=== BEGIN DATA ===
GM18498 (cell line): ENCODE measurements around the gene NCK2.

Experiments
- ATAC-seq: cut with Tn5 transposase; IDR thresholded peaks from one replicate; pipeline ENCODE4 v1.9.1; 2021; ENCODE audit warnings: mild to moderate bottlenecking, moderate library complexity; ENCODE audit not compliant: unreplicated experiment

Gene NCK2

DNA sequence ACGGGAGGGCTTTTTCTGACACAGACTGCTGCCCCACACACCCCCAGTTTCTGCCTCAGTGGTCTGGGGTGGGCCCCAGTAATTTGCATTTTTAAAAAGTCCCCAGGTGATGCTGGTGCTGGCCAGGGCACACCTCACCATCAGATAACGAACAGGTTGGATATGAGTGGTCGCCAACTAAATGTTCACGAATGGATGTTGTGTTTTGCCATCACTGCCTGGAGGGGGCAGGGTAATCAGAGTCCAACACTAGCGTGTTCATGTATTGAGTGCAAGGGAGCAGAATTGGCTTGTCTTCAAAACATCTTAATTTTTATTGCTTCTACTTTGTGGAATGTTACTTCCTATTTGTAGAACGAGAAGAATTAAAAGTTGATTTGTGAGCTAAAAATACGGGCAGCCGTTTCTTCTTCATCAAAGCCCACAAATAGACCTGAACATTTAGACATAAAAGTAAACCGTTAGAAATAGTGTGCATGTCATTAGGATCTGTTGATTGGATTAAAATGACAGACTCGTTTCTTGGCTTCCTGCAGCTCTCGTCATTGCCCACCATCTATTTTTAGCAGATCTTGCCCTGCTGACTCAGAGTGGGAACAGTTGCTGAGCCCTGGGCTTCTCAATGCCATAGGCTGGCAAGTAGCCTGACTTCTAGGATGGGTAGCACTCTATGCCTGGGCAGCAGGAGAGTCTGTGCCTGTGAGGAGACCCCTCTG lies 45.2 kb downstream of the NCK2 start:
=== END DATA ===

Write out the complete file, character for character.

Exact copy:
GM18498 (cell line): ENCODE measurements around the gene NCK2.

Experiments
- ATAC-seq: cut with Tn5 transposase; IDR thresholded peaks from one replicate; pipeline ENCODE4 v1.9.1; 2021; ENCODE audit warnings: mild to moderate bottlenecking, moderate library complexity; ENCODE audit not compliant: unreplicated experiment

Gene NCK2

DNA sequence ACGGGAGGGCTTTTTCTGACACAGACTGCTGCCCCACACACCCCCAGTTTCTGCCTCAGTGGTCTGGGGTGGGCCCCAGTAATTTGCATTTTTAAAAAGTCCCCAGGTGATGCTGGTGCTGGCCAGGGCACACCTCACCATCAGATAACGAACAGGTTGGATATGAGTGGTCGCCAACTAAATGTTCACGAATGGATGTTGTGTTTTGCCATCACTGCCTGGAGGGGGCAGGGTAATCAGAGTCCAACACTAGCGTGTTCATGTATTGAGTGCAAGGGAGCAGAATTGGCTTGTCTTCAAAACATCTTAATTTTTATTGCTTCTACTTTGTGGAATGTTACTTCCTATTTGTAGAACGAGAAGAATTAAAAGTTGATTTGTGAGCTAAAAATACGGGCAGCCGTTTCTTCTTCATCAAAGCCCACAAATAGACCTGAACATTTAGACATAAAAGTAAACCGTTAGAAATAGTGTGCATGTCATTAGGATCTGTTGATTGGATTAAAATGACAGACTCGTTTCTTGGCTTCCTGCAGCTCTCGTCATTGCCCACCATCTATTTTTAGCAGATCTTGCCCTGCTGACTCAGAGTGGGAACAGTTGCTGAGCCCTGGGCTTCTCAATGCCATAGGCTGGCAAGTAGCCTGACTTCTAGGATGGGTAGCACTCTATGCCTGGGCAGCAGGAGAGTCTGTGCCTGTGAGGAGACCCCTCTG lies 45.2 kb downstream of the NCK2 start: